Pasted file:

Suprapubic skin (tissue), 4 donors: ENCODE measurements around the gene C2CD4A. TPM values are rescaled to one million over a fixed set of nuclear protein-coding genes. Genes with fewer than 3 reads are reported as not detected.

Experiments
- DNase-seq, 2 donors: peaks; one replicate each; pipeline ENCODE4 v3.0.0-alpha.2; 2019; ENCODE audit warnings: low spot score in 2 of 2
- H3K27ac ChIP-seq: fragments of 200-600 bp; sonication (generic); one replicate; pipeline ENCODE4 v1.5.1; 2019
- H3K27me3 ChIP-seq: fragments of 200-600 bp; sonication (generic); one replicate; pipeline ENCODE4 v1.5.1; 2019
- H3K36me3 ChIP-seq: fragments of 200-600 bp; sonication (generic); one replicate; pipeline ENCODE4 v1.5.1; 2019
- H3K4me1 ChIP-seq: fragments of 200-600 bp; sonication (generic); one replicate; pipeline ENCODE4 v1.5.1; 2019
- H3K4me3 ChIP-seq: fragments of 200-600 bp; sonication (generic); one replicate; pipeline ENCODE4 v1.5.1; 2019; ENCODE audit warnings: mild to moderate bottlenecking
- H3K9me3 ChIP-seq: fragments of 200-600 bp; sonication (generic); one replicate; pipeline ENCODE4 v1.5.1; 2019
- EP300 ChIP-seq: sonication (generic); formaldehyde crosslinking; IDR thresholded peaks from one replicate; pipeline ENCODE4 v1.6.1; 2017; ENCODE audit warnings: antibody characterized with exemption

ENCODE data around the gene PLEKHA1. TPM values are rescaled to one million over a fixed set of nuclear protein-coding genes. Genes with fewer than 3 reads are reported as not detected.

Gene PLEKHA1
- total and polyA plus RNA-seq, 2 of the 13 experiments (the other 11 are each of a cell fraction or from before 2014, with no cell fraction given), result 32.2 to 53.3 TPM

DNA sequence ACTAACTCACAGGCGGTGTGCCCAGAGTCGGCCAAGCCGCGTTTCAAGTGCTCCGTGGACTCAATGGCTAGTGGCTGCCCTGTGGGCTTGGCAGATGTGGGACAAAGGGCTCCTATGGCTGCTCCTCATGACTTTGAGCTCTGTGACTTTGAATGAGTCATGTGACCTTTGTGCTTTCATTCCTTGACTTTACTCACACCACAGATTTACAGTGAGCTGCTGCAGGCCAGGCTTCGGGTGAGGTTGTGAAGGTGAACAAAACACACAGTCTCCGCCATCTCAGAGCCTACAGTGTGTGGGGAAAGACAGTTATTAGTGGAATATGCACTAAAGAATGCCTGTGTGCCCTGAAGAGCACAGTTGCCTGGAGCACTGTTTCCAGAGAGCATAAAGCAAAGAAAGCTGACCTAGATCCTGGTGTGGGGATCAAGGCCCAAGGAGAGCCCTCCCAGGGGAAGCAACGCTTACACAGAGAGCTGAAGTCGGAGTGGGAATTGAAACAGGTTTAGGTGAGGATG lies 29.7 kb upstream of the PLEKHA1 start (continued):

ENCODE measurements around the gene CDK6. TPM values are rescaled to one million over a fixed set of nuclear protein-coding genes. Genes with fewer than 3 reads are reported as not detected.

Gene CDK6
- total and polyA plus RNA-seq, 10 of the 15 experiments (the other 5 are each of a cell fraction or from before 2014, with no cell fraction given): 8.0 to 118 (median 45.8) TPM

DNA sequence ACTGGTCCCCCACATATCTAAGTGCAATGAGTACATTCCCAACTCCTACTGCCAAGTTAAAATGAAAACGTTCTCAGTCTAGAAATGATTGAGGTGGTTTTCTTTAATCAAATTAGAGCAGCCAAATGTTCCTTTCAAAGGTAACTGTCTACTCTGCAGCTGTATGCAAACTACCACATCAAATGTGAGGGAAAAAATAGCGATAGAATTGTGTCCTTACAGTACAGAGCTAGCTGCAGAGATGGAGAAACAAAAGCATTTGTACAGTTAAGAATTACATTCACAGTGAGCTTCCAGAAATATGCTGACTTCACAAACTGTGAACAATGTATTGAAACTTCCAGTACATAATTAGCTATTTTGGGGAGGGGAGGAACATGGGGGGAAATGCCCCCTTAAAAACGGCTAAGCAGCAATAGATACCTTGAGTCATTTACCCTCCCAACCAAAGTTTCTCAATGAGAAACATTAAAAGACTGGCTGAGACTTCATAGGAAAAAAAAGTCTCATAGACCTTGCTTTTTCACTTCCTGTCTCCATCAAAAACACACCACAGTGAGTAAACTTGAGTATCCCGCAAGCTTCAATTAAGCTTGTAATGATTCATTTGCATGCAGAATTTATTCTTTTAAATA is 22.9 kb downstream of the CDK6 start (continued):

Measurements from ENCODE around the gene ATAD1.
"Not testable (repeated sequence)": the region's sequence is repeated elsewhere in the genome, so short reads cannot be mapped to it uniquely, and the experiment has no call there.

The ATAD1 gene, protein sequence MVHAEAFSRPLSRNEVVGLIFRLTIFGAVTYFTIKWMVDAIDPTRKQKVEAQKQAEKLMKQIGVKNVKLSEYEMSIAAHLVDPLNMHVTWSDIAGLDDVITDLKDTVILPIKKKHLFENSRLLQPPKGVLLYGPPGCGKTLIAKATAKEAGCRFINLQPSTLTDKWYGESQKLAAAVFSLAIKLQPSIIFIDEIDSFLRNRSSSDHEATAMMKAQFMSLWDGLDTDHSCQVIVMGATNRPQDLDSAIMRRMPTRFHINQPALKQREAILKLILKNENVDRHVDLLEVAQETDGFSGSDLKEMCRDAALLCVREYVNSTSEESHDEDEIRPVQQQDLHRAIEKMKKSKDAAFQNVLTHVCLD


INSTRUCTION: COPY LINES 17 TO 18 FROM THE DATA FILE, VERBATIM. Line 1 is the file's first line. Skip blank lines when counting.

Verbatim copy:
- total and polyA plus RNA-seq, 10 of the 15 experiments (the other 5 are each of a cell fraction or from before 2014, with no cell fraction given): 8.0 to 118 (median 45.8) TPM

DNA sequence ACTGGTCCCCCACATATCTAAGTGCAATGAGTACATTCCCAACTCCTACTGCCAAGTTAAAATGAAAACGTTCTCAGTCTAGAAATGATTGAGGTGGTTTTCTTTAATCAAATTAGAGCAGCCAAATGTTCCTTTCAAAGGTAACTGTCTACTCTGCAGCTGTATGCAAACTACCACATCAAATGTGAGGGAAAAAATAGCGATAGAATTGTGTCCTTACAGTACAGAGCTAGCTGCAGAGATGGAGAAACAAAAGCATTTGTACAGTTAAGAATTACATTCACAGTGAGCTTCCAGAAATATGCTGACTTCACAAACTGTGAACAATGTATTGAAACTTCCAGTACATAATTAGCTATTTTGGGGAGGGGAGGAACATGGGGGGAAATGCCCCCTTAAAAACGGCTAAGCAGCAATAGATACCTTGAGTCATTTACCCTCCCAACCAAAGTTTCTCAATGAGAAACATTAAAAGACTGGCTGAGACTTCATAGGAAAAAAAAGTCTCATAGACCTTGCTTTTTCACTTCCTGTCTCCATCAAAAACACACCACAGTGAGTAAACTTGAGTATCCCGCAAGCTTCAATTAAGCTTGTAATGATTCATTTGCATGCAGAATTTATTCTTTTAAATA is 22.9 kb downstream of the CDK6 start (continued):